You can find more detailed information on the INOC website:

We are looking forward to seeing you there.

Making Virtual Real

Working effectively across distance and culture
New book by Elisa Alberto & Cperspectives training offer

What is the first thing you do when you start your working day? Most likely it is turning on your computer, logging in to your company´s virtual platform or checking your e-mails on your smartphone. Probably while reading this text you may be also receiving e-mails from your colleagues in China, or perhaps waiting to join a web-meeting with your US partners.

book-making-virtual-realThis new “working approach” of being constantly and easily reachable through different media has not only become a requirement for executives right across the world, but it is also now a key priority for businesses of all shapes and sizes to be able to minimise cost structures in order to maximise return on capital. Virtual teams are one way of reducing travelling costs, while hiring top talent, irrespective of location in the world. And yet, despite these changes, so many managers continue to search for recommendations on how to make virtual working real. And that is where the new book by Elisa Alberto, partner at Cperspectives, comes into play.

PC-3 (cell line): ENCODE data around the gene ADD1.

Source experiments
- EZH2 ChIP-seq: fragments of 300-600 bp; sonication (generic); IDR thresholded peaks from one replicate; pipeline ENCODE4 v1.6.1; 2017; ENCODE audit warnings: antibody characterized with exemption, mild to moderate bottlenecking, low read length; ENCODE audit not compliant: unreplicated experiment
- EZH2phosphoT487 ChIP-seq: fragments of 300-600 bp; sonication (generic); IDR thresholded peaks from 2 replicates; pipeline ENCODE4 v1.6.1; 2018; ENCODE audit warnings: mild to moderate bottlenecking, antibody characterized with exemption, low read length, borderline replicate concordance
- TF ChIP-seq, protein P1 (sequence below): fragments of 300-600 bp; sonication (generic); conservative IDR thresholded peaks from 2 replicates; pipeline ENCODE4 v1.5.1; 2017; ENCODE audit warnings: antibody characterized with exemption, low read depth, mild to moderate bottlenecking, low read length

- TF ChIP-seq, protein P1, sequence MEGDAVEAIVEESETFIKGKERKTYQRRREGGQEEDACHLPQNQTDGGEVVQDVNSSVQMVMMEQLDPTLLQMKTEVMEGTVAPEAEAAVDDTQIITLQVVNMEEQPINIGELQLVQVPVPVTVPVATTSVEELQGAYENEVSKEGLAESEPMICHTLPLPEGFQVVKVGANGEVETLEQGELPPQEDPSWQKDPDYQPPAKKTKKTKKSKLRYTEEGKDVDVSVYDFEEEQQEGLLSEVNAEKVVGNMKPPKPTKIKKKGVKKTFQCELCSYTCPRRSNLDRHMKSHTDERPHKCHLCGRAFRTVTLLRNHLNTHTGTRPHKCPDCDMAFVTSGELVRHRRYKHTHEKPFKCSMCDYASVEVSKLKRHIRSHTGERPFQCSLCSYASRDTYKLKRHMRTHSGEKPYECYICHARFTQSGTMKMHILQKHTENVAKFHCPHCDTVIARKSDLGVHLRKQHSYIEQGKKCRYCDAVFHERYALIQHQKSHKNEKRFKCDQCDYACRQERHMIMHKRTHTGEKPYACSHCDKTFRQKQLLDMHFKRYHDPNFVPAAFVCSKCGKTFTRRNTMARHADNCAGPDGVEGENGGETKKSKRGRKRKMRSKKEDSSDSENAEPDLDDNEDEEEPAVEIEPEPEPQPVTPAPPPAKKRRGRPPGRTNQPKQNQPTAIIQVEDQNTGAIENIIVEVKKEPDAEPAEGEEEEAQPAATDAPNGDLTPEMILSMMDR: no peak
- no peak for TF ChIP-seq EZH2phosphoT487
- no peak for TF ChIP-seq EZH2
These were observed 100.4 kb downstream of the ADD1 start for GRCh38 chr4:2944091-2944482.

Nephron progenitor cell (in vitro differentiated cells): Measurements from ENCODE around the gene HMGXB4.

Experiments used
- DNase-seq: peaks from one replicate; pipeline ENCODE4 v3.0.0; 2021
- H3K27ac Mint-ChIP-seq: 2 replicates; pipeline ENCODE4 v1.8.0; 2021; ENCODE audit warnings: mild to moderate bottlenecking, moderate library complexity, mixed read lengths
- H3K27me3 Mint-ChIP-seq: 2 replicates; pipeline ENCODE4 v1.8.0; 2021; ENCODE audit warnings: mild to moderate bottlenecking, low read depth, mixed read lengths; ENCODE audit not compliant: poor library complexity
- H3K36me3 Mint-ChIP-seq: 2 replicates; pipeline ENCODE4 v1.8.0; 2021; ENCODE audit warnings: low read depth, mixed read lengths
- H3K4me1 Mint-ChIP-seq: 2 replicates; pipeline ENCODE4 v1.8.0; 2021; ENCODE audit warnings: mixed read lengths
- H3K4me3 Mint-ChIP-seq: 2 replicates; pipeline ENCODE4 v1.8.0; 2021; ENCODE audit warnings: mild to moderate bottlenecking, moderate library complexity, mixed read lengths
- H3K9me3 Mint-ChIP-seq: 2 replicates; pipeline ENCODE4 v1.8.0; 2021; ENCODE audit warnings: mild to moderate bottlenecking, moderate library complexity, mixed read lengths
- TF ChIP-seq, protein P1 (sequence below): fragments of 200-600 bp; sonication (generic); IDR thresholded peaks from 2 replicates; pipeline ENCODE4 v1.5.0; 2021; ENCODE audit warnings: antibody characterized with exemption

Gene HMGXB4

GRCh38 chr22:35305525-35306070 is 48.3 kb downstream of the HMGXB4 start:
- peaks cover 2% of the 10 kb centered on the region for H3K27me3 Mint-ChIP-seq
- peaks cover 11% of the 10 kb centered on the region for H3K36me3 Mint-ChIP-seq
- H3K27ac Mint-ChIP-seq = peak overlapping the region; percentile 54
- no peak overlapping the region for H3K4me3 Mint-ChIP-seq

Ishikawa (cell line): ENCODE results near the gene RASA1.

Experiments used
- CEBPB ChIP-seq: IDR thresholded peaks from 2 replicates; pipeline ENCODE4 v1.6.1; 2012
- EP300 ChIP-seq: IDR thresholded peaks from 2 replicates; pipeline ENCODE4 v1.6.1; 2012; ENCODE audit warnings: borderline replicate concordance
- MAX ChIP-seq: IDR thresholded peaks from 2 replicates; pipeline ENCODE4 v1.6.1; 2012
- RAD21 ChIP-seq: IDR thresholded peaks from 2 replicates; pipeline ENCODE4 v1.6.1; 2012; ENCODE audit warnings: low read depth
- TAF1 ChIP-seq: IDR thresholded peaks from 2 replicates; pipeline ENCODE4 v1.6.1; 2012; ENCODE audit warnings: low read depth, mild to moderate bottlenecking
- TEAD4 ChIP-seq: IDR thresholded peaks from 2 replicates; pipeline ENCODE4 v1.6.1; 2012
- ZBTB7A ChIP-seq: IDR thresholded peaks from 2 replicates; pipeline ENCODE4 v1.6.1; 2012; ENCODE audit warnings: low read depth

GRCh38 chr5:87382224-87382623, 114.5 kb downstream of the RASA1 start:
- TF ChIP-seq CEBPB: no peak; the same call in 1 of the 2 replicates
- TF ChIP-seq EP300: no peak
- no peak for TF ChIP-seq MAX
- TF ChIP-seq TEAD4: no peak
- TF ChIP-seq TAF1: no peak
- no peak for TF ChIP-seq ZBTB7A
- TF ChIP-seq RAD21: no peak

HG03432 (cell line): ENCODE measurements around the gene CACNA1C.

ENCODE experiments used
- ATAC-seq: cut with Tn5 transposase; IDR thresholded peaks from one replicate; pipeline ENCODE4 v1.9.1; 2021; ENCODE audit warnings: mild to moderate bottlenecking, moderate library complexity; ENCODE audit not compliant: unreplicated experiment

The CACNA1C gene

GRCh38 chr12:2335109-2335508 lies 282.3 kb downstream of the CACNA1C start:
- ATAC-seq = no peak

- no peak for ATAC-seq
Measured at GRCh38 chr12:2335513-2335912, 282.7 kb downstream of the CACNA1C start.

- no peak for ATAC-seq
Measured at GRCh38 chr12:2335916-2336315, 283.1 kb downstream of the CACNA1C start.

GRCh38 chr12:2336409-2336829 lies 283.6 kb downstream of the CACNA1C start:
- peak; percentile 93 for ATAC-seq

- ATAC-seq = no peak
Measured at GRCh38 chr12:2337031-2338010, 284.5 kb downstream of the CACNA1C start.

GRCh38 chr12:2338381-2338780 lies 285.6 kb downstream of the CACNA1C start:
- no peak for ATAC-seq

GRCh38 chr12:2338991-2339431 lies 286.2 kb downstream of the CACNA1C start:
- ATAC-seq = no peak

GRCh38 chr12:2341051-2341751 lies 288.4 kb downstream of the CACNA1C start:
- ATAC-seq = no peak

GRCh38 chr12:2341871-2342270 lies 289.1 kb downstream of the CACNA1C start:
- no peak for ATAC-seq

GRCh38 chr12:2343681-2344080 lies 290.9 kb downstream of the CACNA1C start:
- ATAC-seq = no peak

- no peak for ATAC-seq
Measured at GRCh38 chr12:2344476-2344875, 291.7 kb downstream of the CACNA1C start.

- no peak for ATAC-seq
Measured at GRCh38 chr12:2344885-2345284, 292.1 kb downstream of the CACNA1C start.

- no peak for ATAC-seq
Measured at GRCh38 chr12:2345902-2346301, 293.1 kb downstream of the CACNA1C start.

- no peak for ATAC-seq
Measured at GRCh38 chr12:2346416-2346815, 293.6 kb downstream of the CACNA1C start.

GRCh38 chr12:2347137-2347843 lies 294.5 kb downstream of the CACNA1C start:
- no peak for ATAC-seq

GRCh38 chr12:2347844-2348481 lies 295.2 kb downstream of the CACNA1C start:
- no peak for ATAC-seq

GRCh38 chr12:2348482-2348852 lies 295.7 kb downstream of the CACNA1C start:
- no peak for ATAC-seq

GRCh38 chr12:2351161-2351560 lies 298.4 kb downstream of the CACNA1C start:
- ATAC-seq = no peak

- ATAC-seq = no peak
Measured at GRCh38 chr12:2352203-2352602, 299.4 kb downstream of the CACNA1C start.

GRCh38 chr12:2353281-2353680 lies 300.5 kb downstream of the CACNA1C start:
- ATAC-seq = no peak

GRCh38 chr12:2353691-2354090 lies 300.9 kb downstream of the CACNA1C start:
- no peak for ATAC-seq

It consists of a unique compilation of different perspectives on virtual collaboration and virtual leadership, based on 8 years of research and more than 10 years’ of experience directly working with clients. This experience involves working with teams focussing on international change management, strategy and team development – all projects with a strong focus on virtual collaboration.
The aim of this book is to provide you with a practical guide into the virtual world, from the perspective of a team member, as well as the team leader. In it, the authors share their practical experience in working with virtual teams, offering a wide range of useful tools and approaches for establishing, leading and facilitating successful geographically-dispersed teams.